Can Heroin Addicts Be Suicidal?

Medically Reviewed by Johnelle Smith, M.D on October 11, 2021

Some heroin addicts can be suicidal due to the mental, emotional, and physical toll of the drug. Many people who struggle with heroin have traumatic childhoods, mental illnesses, fewer relationships, and other factors that increase the risk of suicide.

Heroin Addicts Suicide Rates

Heroin addicts* can be suicidal. The disease of addiction can cause severe mental and emotional repercussions that can lead a person to suicide.

The factors that lead a person to suicidal thoughts and attempts can involve mental illness, family history, social issues, and more.

*Important note: We avoid using stigmatic language such as ‘addict’ or ‘heroin user’ as much as possible. However, we will use this language in this article to inform and equip those struggling with drug use and their loved ones.

Learn more about the signs of a heroin addict

Suicide Rates Among Heroin Addicts

People who abuse heroin are much more likely to become suicidal, and the number of suicides is on the rise.

According to a 2002 study published in the U.S. National Library of Medicine, heroin addicts have a death rate that’s 13 times higher than their peers.

Those who abuse heroin are also 14 times more likely to commit suicide than their peers.

Limitations Of Heroin Suicide Rates

Research is still limited by intent. Some experts suggest the suicide rates among heroin addicts may be higher than they’re fully aware of.

In 2018, heroin was involved in almost 15,000 fatal overdoses. But it’s difficult to know whether all of these were accidental or intentional.

Without an indicator such as a suicide note, the intentions of a person who’s fatally overdosed on heroin remain largely unknown.

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Risk Factors Of Suicide Among Heroin Addicts

Multiple mental and circumstantial factors can put a heroin addict more at risk of suicidal thoughts and actions.

Mental Illness

Heroin addicts who have mental illnesses are much more likely to commit suicide. The opioid drug exacerbates certain issues related to mental illness.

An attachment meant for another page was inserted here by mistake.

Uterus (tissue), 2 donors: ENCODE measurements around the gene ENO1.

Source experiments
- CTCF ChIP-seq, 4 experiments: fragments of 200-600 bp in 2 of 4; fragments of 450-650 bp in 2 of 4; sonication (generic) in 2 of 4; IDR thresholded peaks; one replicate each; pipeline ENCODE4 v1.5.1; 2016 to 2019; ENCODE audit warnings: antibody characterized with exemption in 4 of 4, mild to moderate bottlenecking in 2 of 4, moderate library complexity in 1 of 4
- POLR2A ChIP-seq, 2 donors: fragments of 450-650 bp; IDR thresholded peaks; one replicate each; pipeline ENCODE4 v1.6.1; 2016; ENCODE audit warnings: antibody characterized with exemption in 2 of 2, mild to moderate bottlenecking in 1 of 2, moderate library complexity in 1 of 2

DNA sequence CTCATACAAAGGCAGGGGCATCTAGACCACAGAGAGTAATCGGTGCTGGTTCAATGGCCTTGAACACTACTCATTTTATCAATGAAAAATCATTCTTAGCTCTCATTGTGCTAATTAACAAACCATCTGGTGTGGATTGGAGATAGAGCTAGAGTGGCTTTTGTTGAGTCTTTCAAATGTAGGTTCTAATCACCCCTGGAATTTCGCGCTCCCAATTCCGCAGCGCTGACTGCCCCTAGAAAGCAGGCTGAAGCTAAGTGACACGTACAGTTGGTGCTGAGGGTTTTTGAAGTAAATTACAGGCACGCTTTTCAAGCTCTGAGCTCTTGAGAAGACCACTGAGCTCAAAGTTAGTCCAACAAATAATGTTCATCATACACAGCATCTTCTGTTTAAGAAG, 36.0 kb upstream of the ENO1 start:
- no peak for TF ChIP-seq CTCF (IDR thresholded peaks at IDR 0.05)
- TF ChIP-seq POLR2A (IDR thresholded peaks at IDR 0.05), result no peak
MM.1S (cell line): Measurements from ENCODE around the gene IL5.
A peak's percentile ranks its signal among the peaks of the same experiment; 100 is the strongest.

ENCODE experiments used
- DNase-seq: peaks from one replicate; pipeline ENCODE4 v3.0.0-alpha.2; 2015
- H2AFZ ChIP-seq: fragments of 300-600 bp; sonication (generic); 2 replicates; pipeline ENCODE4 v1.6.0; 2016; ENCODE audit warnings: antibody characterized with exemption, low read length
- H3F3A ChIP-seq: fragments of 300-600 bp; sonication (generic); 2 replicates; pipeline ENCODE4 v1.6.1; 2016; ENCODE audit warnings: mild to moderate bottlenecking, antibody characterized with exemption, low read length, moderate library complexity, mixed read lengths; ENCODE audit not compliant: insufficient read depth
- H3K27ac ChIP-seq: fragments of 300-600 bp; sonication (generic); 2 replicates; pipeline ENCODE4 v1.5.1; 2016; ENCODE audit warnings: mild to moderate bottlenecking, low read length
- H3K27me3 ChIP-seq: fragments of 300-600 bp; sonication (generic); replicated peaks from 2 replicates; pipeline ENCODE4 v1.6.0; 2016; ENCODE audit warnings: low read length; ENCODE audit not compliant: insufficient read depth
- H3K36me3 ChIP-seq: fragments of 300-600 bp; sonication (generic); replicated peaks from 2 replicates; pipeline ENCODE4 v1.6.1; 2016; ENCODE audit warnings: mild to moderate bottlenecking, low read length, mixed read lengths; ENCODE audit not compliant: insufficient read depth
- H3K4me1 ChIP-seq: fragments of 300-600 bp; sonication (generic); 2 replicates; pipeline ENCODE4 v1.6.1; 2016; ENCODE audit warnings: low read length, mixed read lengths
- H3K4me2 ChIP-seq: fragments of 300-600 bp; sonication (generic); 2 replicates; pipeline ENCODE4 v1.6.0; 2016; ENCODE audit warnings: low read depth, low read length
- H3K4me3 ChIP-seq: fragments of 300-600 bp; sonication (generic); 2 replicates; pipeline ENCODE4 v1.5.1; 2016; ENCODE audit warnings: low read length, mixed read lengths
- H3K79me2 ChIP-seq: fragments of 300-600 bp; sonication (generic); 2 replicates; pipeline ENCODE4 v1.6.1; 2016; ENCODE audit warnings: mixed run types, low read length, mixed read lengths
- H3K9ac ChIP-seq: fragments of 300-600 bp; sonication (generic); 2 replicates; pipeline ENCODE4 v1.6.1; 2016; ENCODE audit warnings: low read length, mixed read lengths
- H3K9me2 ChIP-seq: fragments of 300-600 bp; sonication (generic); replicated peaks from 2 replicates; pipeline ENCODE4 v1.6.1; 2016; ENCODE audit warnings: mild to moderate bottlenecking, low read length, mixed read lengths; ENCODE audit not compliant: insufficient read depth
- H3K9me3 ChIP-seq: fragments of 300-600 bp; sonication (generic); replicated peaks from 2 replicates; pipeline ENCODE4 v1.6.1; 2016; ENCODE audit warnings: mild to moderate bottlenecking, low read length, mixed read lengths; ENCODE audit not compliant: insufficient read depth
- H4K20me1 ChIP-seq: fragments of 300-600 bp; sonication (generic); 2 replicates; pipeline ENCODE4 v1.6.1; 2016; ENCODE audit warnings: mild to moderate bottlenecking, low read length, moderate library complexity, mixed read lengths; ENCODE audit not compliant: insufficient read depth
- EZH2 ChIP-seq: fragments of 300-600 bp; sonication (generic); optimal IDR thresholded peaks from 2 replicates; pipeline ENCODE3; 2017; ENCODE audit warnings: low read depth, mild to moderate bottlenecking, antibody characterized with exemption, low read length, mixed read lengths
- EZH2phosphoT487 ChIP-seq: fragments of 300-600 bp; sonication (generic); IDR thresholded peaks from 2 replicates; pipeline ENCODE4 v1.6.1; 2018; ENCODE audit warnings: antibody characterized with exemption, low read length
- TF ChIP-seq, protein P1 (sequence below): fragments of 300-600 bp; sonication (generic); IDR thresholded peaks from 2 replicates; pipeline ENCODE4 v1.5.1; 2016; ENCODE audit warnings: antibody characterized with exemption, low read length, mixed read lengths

For example, a person struggling with bipolar disorder or depression may experience much lower lows when drug abuse enters into the mix.

Heroin can also intensify feelings of paranoia and worry for those who struggle with anxiety.

Researchers have discovered that many people who are addicted to heroin have a borderline personality disorder (BDP) or antisocial personality disorder (APD).

BDP can increase the risk of suicide with the following effects:

  • intense fear of abandonment
  • unstable relationships
  • distorted sense of reality
  • stress-related paranoia
  • impulsive and risky behavior
  • self-injury
  • feelings of emptiness
  • intense mood swings

APD can increase the risk of suicide with the following effects:

  • engaging in risky behavior
  • hostility and violence
  • low constraint
  • high negative emotions

Heroin As A Method Of Suicide

One of the risks associated with heroin and suicide is the potential for heroin addicts to use the drug as a method of suicide.

However, most drug-related suicides do not involve the intentional overdose of heroin but instead involve the use of other substances.

The risk of using heroin to commit suicide remains a problem as suicides among heroin users continue to increase.

Childhood Trauma And Family History